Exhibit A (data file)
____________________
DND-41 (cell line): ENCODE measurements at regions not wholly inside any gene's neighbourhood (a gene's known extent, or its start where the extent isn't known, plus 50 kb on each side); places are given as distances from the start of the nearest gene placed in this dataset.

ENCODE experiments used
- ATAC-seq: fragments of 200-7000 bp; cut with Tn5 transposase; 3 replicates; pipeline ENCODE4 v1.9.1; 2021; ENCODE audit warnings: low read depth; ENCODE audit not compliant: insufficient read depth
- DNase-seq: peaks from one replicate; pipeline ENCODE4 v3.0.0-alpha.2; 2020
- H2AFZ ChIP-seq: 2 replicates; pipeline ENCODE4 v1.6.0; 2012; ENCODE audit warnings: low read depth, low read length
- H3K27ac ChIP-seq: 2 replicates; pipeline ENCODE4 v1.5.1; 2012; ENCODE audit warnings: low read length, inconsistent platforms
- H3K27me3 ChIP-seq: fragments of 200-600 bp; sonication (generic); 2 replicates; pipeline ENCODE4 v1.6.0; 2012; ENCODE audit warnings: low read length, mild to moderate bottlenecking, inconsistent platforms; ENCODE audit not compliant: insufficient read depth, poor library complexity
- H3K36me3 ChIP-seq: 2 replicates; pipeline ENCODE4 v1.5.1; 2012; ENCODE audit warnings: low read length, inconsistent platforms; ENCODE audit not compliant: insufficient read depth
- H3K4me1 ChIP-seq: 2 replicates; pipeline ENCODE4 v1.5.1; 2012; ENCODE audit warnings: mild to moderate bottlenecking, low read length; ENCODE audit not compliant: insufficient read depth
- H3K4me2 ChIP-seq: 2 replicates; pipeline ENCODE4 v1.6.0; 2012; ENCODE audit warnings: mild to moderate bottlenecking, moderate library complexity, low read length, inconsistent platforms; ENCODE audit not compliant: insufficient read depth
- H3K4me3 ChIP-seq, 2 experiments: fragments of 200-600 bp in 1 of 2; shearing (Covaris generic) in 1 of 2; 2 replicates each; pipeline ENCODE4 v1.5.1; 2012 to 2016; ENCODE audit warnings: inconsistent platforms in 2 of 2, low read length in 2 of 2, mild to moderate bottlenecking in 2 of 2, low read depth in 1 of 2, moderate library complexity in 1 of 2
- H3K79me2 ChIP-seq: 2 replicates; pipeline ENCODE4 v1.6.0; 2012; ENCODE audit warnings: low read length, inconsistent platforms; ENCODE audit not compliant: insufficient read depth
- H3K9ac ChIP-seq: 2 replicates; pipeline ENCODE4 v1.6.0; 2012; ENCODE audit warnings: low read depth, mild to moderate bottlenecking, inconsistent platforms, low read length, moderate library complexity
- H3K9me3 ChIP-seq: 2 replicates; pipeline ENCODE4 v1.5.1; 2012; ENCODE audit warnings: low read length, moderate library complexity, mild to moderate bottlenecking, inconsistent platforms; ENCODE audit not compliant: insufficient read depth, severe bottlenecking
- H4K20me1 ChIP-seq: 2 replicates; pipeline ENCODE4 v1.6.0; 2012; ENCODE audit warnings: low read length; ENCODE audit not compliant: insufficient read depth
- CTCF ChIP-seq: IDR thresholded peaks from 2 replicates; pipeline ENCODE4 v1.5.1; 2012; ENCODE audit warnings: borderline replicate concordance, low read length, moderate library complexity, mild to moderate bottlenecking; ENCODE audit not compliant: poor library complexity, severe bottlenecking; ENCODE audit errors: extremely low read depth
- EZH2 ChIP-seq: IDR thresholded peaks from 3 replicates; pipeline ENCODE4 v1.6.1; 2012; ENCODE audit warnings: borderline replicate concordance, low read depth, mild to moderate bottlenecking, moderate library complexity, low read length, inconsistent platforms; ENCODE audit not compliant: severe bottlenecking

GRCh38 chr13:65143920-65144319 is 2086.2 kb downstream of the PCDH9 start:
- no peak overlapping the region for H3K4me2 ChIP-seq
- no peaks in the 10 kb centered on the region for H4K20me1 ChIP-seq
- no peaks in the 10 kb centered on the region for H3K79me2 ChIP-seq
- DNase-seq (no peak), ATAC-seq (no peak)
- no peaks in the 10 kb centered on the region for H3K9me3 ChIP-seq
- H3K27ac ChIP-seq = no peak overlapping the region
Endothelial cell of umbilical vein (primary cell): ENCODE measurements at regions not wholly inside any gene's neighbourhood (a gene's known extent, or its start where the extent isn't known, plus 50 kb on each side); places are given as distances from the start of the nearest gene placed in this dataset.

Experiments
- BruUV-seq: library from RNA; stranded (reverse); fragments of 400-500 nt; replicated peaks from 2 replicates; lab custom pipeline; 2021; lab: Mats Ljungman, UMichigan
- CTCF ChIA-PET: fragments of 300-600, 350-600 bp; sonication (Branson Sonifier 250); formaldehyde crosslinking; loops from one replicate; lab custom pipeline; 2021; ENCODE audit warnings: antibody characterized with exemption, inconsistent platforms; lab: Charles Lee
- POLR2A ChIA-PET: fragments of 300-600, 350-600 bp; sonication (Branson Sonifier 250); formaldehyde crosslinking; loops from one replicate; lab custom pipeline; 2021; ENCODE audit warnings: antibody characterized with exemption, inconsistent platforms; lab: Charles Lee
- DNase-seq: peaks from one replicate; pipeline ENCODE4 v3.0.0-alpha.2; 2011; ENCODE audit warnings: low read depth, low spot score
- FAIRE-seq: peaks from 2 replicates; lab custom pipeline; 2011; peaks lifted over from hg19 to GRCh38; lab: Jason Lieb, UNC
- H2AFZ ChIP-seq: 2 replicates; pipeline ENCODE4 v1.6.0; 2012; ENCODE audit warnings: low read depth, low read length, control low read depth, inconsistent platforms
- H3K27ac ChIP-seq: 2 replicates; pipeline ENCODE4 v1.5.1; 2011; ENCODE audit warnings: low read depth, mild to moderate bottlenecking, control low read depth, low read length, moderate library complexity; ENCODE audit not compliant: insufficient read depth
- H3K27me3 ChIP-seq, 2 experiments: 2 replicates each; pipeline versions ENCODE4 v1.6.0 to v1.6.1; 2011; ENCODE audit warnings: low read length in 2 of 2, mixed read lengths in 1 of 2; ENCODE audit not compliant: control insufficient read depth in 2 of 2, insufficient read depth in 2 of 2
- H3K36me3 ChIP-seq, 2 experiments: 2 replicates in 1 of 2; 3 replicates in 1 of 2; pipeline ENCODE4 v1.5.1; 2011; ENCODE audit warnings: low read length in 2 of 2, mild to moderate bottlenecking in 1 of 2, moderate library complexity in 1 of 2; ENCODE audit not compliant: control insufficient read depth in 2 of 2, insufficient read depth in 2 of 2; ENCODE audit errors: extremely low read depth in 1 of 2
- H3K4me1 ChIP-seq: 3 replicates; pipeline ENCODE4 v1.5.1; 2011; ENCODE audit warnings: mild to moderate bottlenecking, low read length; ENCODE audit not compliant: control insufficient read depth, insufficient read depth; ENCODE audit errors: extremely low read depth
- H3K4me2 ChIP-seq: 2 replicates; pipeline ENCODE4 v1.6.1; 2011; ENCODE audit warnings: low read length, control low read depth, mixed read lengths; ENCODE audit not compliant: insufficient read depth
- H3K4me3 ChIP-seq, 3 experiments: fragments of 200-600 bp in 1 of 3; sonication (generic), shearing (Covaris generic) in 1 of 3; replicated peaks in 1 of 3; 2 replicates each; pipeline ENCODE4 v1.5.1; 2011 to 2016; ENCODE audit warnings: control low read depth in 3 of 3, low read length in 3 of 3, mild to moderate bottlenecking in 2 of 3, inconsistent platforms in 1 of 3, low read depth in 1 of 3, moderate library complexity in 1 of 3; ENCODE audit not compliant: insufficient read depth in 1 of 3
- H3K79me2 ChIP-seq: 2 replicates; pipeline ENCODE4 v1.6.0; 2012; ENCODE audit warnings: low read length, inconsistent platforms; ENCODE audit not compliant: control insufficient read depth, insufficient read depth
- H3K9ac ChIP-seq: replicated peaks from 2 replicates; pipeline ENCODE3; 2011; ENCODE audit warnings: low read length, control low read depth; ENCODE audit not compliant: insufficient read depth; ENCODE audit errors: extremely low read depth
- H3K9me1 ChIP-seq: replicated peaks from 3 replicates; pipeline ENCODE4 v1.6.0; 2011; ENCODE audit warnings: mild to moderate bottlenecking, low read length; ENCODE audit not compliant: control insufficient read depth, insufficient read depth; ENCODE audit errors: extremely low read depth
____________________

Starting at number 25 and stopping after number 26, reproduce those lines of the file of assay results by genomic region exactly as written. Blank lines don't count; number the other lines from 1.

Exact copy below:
Endothelial cell of umbilical vein (primary cell): ENCODE measurements at regions not wholly inside any gene's neighbourhood (a gene's known extent, or its start where the extent isn't known, plus 50 kb on each side); places are given as distances from the start of the nearest gene placed in this dataset.

Experiments